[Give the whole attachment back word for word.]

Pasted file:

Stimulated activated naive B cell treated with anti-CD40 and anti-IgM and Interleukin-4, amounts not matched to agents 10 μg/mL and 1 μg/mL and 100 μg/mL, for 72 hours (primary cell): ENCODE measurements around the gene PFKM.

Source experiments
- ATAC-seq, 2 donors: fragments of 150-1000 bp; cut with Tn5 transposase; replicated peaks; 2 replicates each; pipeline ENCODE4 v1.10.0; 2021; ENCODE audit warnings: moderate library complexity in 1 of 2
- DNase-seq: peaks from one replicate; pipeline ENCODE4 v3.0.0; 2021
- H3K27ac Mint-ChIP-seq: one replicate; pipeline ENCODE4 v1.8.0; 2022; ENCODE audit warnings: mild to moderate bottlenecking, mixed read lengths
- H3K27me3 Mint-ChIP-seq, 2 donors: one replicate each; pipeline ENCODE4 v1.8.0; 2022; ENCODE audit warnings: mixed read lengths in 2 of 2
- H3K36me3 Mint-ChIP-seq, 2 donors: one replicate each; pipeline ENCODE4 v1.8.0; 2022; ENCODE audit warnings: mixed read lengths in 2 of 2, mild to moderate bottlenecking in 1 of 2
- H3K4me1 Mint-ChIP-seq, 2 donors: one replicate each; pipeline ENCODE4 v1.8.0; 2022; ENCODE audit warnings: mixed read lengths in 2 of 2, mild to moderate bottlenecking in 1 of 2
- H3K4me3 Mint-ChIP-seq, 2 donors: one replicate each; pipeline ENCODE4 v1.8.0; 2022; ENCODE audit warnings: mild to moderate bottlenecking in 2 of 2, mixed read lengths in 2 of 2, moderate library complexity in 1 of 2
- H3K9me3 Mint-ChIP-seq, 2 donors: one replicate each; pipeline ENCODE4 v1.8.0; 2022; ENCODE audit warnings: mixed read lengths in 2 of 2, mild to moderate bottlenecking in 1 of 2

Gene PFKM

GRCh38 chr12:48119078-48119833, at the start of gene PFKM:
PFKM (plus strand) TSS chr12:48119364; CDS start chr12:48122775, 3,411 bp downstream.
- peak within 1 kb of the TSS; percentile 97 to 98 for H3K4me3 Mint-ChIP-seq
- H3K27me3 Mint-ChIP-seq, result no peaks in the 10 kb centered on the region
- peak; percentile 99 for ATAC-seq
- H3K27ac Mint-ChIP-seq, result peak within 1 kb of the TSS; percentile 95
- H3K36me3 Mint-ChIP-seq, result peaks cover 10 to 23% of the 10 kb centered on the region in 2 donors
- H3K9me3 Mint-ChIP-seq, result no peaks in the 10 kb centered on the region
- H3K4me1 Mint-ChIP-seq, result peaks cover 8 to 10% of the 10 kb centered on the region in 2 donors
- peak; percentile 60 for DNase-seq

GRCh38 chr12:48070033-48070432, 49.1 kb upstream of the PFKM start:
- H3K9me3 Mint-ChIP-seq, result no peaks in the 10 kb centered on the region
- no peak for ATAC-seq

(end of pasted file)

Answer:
Stimulated activated naive B cell treated with anti-CD40 and anti-IgM and Interleukin-4, amounts not matched to agents 10 μg/mL and 1 μg/mL and 100 μg/mL, for 72 hours (primary cell): ENCODE measurements around the gene PFKM.

Source experiments
- ATAC-seq, 2 donors: fragments of 150-1000 bp; cut with Tn5 transposase; replicated peaks; 2 replicates each; pipeline ENCODE4 v1.10.0; 2021; ENCODE audit warnings: moderate library complexity in 1 of 2
- DNase-seq: peaks from one replicate; pipeline ENCODE4 v3.0.0; 2021
- H3K27ac Mint-ChIP-seq: one replicate; pipeline ENCODE4 v1.8.0; 2022; ENCODE audit warnings: mild to moderate bottlenecking, mixed read lengths
- H3K27me3 Mint-ChIP-seq, 2 donors: one replicate each; pipeline ENCODE4 v1.8.0; 2022; ENCODE audit warnings: mixed read lengths in 2 of 2
- H3K36me3 Mint-ChIP-seq, 2 donors: one replicate each; pipeline ENCODE4 v1.8.0; 2022; ENCODE audit warnings: mixed read lengths in 2 of 2, mild to moderate bottlenecking in 1 of 2
- H3K4me1 Mint-ChIP-seq, 2 donors: one replicate each; pipeline ENCODE4 v1.8.0; 2022; ENCODE audit warnings: mixed read lengths in 2 of 2, mild to moderate bottlenecking in 1 of 2
- H3K4me3 Mint-ChIP-seq, 2 donors: one replicate each; pipeline ENCODE4 v1.8.0; 2022; ENCODE audit warnings: mild to moderate bottlenecking in 2 of 2, mixed read lengths in 2 of 2, moderate library complexity in 1 of 2
- H3K9me3 Mint-ChIP-seq, 2 donors: one replicate each; pipeline ENCODE4 v1.8.0; 2022; ENCODE audit warnings: mixed read lengths in 2 of 2, mild to moderate bottlenecking in 1 of 2

Gene PFKM

GRCh38 chr12:48119078-48119833, at the start of gene PFKM:
PFKM (plus strand) TSS chr12:48119364; CDS start chr12:48122775, 3,411 bp downstream.
- peak within 1 kb of the TSS; percentile 97 to 98 for H3K4me3 Mint-ChIP-seq
- H3K27me3 Mint-ChIP-seq, result no peaks in the 10 kb centered on the region
- peak; percentile 99 for ATAC-seq
- H3K27ac Mint-ChIP-seq, result peak within 1 kb of the TSS; percentile 95
- H3K36me3 Mint-ChIP-seq, result peaks cover 10 to 23% of the 10 kb centered on the region in 2 donors
- H3K9me3 Mint-ChIP-seq, result no peaks in the 10 kb centered on the region
- H3K4me1 Mint-ChIP-seq, result peaks cover 8 to 10% of the 10 kb centered on the region in 2 donors
- peak; percentile 60 for DNase-seq

GRCh38 chr12:48070033-48070432, 49.1 kb upstream of the PFKM start:
- H3K9me3 Mint-ChIP-seq, result no peaks in the 10 kb centered on the region
- no peak for ATAC-seq